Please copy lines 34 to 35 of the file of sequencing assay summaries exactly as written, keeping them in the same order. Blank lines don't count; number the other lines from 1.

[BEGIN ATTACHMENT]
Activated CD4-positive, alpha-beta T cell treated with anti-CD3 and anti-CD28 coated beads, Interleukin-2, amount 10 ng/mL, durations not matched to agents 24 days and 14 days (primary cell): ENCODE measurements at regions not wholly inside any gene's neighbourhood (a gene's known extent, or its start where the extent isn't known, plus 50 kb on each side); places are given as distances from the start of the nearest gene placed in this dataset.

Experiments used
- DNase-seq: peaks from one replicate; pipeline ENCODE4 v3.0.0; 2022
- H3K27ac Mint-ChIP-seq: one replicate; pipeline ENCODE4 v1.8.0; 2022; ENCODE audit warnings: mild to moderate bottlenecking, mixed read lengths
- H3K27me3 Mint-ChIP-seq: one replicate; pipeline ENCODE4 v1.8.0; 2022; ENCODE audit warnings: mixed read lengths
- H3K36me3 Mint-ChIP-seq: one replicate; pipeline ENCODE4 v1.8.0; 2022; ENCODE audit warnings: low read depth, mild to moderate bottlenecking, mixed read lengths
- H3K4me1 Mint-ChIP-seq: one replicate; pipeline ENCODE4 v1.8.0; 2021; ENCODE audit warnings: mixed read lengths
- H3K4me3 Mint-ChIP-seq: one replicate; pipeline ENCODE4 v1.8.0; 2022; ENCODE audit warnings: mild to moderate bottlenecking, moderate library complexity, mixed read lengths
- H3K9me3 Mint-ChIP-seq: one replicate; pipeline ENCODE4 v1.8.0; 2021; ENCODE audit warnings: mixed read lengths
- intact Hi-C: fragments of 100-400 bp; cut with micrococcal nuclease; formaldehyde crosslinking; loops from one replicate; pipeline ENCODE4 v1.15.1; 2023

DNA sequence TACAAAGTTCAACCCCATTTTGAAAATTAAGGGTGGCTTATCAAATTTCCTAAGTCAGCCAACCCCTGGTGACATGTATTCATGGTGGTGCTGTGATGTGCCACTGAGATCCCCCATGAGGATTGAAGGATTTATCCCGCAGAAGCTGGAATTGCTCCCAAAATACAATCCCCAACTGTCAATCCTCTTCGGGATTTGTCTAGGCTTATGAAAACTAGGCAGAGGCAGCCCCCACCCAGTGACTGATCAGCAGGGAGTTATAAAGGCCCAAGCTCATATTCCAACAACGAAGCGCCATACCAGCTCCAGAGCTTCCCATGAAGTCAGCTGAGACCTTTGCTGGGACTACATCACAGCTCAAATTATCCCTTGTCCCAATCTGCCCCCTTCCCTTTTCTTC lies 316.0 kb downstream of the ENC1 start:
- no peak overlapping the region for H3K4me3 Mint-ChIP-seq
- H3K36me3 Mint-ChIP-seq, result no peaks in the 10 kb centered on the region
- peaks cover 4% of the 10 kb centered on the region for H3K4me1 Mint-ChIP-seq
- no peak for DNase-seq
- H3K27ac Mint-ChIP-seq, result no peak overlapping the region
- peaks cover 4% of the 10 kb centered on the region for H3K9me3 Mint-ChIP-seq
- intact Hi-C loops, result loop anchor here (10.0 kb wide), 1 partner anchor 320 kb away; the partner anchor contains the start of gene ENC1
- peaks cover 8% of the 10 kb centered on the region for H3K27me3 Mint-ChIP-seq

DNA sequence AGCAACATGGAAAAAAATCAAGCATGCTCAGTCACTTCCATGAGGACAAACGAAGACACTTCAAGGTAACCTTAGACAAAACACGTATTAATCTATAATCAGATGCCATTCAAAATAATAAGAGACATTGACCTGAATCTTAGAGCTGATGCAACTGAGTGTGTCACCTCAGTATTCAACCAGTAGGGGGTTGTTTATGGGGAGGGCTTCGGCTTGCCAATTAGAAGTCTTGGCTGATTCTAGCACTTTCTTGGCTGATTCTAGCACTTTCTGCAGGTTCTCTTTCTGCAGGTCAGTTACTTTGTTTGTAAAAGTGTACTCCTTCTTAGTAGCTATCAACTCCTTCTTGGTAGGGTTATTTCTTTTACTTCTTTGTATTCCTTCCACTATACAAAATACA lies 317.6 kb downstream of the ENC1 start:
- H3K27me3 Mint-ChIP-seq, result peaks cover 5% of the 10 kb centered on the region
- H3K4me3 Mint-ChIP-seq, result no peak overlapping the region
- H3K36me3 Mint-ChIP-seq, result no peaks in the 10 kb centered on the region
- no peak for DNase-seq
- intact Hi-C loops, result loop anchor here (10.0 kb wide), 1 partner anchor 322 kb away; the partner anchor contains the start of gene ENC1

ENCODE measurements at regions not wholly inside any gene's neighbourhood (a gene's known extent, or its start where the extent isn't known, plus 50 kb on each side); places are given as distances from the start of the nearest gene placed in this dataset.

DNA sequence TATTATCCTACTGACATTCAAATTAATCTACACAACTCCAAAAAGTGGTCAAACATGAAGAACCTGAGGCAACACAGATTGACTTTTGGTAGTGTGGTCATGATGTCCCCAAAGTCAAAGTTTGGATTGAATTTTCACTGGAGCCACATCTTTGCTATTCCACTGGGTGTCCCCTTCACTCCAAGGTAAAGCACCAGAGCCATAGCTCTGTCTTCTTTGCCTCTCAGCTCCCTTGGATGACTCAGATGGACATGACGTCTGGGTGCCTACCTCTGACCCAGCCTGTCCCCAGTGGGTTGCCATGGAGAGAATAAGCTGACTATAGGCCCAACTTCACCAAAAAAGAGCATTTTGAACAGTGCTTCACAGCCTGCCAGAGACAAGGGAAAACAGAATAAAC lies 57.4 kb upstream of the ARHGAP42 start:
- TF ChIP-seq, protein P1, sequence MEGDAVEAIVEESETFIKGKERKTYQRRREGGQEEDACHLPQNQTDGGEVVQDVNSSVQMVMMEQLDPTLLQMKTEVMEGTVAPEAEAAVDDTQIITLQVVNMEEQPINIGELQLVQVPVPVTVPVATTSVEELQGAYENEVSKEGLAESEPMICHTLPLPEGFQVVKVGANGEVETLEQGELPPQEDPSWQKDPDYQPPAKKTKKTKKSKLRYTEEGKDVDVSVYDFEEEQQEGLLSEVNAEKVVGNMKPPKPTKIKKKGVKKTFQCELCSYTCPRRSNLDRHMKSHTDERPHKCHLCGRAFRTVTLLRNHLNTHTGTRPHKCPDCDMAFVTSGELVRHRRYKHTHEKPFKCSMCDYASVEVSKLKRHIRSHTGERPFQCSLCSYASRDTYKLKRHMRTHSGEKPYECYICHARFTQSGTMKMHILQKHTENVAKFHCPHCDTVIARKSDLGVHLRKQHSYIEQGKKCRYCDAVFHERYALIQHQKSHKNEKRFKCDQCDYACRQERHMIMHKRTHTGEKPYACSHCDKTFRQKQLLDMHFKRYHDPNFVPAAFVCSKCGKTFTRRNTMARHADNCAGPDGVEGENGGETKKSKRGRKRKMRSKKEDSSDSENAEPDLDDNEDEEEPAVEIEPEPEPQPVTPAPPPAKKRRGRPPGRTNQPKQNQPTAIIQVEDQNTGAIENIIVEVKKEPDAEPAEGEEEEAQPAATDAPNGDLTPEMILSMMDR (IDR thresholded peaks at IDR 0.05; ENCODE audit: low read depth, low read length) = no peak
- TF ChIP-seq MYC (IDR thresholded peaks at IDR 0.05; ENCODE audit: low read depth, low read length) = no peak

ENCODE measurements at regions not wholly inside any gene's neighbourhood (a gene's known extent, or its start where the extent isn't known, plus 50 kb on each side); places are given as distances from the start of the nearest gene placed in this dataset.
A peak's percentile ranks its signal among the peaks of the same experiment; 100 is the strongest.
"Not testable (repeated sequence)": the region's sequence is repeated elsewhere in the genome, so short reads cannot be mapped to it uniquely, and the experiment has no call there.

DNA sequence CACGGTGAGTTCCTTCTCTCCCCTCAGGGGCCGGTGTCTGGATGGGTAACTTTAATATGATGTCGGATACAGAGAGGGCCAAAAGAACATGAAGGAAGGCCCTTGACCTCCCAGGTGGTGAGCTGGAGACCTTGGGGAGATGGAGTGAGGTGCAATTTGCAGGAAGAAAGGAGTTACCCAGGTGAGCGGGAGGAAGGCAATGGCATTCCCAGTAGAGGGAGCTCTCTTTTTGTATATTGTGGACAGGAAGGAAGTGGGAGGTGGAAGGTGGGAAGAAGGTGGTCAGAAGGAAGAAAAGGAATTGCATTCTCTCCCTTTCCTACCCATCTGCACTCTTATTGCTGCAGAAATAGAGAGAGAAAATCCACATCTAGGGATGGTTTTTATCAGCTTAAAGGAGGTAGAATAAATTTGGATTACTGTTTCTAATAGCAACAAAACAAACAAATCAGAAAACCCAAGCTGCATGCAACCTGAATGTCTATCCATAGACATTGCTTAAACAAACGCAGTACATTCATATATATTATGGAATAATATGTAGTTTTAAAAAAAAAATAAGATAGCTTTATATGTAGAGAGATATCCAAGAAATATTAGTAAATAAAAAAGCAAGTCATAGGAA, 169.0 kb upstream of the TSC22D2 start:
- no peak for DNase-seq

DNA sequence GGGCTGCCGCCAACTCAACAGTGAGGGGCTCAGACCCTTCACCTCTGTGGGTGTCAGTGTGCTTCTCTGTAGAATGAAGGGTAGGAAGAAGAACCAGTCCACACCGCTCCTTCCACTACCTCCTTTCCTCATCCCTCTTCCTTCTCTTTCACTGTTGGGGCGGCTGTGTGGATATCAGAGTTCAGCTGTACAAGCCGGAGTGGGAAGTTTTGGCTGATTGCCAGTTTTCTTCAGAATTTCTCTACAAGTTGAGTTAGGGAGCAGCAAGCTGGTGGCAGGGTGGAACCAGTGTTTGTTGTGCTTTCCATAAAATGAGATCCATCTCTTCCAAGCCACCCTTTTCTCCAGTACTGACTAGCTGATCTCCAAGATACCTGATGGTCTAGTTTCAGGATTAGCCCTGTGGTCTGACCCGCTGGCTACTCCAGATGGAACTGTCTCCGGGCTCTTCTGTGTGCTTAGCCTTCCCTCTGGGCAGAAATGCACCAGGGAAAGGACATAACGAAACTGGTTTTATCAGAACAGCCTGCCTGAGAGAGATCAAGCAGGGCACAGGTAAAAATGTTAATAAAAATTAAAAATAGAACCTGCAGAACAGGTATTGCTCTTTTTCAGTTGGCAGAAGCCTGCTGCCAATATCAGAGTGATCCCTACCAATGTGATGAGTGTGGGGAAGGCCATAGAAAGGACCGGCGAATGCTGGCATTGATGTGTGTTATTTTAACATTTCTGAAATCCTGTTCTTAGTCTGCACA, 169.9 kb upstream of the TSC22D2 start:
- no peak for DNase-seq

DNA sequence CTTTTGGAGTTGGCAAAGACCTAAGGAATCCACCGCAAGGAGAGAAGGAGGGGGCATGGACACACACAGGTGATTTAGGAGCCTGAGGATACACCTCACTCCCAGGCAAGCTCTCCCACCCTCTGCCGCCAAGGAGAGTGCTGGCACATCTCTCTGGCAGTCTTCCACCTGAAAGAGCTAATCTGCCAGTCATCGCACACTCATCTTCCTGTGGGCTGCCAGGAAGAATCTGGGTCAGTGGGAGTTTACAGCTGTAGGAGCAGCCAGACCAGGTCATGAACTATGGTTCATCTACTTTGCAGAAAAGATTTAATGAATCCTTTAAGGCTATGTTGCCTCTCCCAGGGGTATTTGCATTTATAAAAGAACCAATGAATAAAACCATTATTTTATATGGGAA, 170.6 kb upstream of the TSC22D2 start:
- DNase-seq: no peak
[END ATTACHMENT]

- no peak for DNase-seq

DNA sequence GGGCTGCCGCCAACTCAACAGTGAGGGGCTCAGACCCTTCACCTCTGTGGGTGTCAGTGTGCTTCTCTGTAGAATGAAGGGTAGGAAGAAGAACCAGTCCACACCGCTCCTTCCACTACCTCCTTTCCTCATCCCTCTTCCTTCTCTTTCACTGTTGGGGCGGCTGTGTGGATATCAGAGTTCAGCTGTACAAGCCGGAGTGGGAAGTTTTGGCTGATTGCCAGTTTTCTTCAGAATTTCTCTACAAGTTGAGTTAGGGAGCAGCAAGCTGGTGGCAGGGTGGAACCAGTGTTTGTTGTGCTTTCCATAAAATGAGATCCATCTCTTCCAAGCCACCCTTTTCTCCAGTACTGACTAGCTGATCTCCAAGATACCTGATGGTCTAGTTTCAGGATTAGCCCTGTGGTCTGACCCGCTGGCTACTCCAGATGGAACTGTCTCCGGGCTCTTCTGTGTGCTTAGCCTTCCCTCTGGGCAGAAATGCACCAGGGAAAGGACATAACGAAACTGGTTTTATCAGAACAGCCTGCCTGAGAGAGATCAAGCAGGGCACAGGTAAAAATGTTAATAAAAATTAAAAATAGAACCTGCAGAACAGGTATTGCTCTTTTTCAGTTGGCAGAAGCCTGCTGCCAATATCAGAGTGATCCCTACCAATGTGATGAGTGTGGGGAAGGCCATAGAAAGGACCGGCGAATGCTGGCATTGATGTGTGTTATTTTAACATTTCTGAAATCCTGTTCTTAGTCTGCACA, 169.9 kb upstream of the TSC22D2 start: